ISSCC: Analogue boost for AI robot processor

Georgia Institute of Technology has used analogue processing to squeeze a 3.12Top/W (average) artificial intelligence processor onto a CMOS (55nm) chip, consuming only 690μW (1.2V), and aimed at self-teaching micro-robots that need to learn about their immediate environments.

The processor is an accelerator for ‘reinforcement learning’ – a behaviourist psychology-inspired learning algorithm that mimics the way dopamine encourages reward-motivated behaviour in human social interactions.

According to the paper presented at ISSCC, to implement reinforcement learning the chip inherits properties of stochastic neural networks and recent advances in Q-learning.

Mixed-signal  processing was adopted over an all-digital approach to save area and power. Estimates are: 3.4mm2 footprint (>5mm2 for digital), 80µW interconnect loss (140µW) and <17µW leakage (20µW).

Executing the algorithms requires the equivalent of 4 to 8bits (1:16 to 1:256) accuracy, according to the researchers, which rules out analogue voltage computation because of the limiting effect of low supply voltage on dynamic range. Instead, analogue pulse-widths have been chosen, “thereby enabling large dynamic ranges. As a trade-off, the architectures are slower, which is perfectly acceptable for the applications in hand” the paper says.

As an example of the mixed signal processing within a time-domain neuron (see ‘hidden’ layer below), a time-domain multiply-and-accumulate (MAC) is implemented in a 21-bit counter which multiplies the 6-bit input from a pre-synaptic neuron by the 6-bit weight of the synapse.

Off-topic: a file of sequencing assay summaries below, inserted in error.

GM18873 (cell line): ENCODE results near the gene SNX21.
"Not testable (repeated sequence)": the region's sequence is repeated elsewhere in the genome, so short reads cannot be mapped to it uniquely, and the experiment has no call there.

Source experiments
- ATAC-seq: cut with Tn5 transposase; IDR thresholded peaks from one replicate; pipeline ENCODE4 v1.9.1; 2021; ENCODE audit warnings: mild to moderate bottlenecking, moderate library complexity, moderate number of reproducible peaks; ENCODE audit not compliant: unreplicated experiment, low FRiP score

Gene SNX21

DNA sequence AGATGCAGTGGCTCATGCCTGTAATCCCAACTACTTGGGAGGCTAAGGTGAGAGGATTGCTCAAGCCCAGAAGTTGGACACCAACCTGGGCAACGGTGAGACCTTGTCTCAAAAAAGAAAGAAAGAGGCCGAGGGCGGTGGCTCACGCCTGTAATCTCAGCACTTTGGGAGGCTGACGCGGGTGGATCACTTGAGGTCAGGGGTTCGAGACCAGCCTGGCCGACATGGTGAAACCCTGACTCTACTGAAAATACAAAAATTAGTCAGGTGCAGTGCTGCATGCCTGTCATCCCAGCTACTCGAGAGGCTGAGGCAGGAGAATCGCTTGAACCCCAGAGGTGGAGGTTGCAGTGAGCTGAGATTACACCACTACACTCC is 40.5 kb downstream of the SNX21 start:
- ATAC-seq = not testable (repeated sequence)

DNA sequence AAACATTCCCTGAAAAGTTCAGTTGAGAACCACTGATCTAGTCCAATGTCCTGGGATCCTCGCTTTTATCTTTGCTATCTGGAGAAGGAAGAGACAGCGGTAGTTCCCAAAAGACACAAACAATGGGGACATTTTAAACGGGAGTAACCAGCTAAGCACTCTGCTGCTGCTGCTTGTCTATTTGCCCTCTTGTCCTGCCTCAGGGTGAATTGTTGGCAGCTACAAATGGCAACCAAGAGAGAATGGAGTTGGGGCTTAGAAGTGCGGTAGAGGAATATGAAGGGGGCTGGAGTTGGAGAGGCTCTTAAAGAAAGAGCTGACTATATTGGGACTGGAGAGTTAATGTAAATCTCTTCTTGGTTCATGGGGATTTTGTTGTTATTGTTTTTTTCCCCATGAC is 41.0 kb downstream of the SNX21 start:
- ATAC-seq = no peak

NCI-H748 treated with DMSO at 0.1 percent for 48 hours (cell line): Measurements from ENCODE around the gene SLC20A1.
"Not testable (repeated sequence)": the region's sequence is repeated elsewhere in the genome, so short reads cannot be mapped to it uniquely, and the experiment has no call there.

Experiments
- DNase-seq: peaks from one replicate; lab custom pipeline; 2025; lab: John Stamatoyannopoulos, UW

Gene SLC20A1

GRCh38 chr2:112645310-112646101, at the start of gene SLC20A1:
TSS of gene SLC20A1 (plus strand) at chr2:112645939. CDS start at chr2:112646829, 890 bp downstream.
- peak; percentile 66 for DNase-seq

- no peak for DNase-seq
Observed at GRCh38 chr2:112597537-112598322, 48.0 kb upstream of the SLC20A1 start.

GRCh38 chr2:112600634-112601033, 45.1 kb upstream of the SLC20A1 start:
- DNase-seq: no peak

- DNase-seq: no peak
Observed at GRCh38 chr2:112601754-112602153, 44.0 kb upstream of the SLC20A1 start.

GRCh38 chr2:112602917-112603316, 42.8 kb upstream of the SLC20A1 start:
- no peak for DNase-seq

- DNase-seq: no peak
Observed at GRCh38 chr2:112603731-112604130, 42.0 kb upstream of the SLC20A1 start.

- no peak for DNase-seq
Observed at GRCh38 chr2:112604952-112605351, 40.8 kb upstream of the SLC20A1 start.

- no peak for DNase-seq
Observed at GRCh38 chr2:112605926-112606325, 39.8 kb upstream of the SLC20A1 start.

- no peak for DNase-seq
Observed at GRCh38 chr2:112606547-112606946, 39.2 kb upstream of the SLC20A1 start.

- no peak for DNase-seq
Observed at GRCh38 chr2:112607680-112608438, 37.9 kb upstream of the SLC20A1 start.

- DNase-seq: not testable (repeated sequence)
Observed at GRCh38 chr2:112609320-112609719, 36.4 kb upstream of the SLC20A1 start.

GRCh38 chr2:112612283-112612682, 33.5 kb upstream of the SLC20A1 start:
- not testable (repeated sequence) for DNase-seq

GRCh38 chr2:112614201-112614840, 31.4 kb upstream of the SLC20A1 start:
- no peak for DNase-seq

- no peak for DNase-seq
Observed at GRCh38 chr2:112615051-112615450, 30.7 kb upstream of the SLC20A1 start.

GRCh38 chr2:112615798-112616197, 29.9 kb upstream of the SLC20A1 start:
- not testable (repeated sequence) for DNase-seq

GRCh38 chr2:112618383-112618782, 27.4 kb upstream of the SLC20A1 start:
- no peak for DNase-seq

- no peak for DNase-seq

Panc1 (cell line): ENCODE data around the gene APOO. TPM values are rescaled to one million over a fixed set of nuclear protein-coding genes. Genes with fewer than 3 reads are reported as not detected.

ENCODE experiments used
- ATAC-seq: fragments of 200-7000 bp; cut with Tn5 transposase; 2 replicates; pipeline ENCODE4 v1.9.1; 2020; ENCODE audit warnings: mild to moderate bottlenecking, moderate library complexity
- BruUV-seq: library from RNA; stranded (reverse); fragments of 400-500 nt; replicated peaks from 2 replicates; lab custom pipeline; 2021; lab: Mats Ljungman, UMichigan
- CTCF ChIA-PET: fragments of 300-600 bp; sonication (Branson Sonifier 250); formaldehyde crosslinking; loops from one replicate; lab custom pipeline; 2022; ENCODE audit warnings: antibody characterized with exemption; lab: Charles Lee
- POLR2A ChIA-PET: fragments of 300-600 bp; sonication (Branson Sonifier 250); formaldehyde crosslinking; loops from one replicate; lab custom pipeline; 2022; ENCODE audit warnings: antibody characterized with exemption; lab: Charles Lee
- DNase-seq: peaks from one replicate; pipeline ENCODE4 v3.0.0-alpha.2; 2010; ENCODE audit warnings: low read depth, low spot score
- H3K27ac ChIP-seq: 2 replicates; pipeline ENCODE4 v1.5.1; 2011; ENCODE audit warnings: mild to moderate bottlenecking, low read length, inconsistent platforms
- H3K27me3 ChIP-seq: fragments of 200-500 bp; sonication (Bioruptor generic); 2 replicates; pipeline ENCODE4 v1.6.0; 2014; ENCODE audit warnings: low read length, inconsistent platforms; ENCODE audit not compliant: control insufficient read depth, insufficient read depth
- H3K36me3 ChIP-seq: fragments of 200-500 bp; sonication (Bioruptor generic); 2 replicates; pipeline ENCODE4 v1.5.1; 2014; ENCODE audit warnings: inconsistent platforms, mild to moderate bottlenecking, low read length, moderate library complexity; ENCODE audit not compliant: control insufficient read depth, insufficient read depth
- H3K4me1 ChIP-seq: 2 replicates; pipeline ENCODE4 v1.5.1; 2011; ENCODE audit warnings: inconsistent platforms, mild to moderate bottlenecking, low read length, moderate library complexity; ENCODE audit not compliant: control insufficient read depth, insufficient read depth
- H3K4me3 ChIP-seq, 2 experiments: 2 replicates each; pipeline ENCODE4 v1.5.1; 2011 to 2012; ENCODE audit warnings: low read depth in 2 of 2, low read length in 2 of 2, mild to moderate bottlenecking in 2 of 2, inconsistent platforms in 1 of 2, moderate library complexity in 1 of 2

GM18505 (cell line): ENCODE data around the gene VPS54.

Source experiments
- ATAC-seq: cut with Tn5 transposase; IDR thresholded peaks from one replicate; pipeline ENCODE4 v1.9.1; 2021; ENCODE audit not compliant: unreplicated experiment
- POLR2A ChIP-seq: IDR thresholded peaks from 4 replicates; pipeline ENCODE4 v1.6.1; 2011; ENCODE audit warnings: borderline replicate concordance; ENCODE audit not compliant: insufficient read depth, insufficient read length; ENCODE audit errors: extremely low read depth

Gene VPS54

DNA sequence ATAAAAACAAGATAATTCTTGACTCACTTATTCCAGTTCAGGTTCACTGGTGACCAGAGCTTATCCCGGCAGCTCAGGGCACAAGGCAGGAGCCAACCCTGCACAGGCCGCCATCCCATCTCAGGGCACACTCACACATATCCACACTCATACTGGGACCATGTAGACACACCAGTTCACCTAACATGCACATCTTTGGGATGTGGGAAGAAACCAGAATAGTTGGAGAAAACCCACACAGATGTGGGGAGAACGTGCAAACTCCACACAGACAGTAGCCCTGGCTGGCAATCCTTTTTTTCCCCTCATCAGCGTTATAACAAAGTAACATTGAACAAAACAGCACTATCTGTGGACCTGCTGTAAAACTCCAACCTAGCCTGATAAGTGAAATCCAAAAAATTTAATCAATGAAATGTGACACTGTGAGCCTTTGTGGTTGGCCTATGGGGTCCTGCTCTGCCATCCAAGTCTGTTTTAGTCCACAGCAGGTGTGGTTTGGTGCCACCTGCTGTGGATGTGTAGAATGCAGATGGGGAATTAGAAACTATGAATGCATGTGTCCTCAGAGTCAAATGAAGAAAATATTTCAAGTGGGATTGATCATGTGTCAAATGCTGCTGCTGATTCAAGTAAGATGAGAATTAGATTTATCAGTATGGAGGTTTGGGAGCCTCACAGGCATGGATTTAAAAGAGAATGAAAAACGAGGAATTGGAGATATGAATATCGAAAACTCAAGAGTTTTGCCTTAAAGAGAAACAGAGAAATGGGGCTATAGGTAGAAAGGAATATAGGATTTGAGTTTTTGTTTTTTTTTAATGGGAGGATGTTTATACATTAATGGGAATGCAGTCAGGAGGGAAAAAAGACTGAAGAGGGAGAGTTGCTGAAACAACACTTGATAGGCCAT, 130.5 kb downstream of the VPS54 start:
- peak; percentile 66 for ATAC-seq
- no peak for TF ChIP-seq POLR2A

The counter’s input is a pulse whose width is proportional to the input value, and the counter is clocked by a frequency proportional to the learned weighting, with the result that the count is proportional to one multiplied by the other. Using an up/down counter allows negative values of input to be accommodated.

This looks fairly digital up to here, but the weighing-to-frequency oscillator appears to be based on binary-weighted current sources – implemented as memory-in-logic to reduce data movement.

“The energy to perform a MAC is proportional to the magnitude of the operands and hence the importance of the computation in the neural network, a feature inherent in the brain but missing in digital logic,” said the researchers. Worst-case power is 1.25pJ/MAC at 0.8V.

A detailed description of forward and training (reverse) paths was provided at the conference. Loosely, the chip takes in distance information from three forward-facing ultrasonic sensors (dead-ahead, at 2 o’clock and 10 o’clock). The feed-forward path is a three-layered neural network (input, ‘hidden’ and output) with the network sizes and bit-widths optimised for minimum power executing the chosen algorithm.

There are 84 time-domain neurons in the hidden later, performing a weighted sum of the inputs and, using an activation function, each neuron produces pulses that are re-transmitted via stochastic synapses to the output layer of neurons. The output layer, after a winner-takes-all comparator, produces straight-ahead, left or right commands.

Weightings are updated by back‑propagation based on reward criteria – such as avoiding an obstacle, for example.

Peak energy efficiency is at 0.8V, with 690pJ/inference and 1.5nJ/training cycle.

ISSCC paper 7.4
A 55nm Time-domain mixed-signal neuromorphic accelerator with stochastic synapses and embedded reinforcement learning for autonomous micro-robot. 

ISSCC 2018

The IEEE’s annual International Solid-State Circuits Conference is the place where the world’s companies and universities gather to show off their chip-based circuit developments, and where attending engineers get a first glimpse of the state-of-the‑art in digital, analogue, power and RF design techniques.

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